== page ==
The government is set to tighten rules on disclosure by Japan’s wealthier residents about their overseas assets in a bid to prevent tax avoidance, sources close to the matter said Sunday.
It will urge people with overseas assets of more than ¥50 million ($462,000) to keep records of transactions made using their foreign bank accounts, the sources said. If they are found to have failed to declare foreign assets but then submit such records, authorities will apparently reduce the amount of penalty taxes.
The measure will be introduced in fiscal 2020, which starts April 1, as part of annual tax reforms set to be drafted later this year, the sources said.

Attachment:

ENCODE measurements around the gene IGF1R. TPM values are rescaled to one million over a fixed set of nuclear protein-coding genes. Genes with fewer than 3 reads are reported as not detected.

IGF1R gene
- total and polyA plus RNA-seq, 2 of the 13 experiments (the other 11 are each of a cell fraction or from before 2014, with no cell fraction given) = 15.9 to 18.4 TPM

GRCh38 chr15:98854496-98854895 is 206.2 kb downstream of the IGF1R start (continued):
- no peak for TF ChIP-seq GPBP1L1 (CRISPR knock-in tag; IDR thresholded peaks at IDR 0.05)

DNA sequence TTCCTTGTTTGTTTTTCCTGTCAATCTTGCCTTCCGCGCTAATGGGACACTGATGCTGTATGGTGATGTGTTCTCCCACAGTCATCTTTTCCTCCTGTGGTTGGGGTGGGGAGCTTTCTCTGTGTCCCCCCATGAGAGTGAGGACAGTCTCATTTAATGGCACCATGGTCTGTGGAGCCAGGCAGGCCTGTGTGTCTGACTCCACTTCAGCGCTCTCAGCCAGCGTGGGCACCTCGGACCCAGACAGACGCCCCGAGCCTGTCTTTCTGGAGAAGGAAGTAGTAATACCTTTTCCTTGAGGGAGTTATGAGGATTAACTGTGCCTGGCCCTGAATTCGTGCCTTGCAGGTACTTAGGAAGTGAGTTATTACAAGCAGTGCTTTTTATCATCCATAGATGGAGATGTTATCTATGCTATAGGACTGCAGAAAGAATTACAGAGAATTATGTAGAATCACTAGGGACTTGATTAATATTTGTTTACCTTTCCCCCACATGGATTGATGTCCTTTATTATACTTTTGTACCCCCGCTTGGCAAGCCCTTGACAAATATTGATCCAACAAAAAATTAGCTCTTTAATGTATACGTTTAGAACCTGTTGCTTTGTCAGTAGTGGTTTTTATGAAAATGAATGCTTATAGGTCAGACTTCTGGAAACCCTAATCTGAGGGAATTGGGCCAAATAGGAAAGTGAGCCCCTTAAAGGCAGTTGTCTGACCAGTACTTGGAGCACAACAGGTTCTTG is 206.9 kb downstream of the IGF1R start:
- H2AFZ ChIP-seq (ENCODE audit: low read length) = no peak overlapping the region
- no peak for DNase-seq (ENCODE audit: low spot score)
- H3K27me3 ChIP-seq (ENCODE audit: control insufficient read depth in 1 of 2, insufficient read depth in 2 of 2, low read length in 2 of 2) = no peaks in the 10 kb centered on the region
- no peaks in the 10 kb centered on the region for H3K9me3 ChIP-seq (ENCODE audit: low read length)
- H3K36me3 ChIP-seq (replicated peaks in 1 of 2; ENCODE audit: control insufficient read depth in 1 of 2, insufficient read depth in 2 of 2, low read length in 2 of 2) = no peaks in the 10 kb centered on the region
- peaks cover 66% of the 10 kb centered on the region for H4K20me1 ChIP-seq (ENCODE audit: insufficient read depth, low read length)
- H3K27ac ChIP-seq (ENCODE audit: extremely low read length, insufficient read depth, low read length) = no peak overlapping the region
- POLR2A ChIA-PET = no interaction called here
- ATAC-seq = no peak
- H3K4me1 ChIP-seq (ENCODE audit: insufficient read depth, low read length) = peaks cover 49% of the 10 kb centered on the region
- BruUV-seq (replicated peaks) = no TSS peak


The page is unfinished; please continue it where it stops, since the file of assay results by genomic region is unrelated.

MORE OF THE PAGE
Under the current rules, the government obliges domestic residents to declare the types and amounts of their overseas assets if they total more than ¥50 million.
But tax authorities believe there are many who have defied the rules, so the system will be expanded to include the new requirement to keep documentation on cash flows.
The move is expected to help authorities look into people who allegedly hide assets using offshore havens or avoid taxes through overseas transactions, the sources said.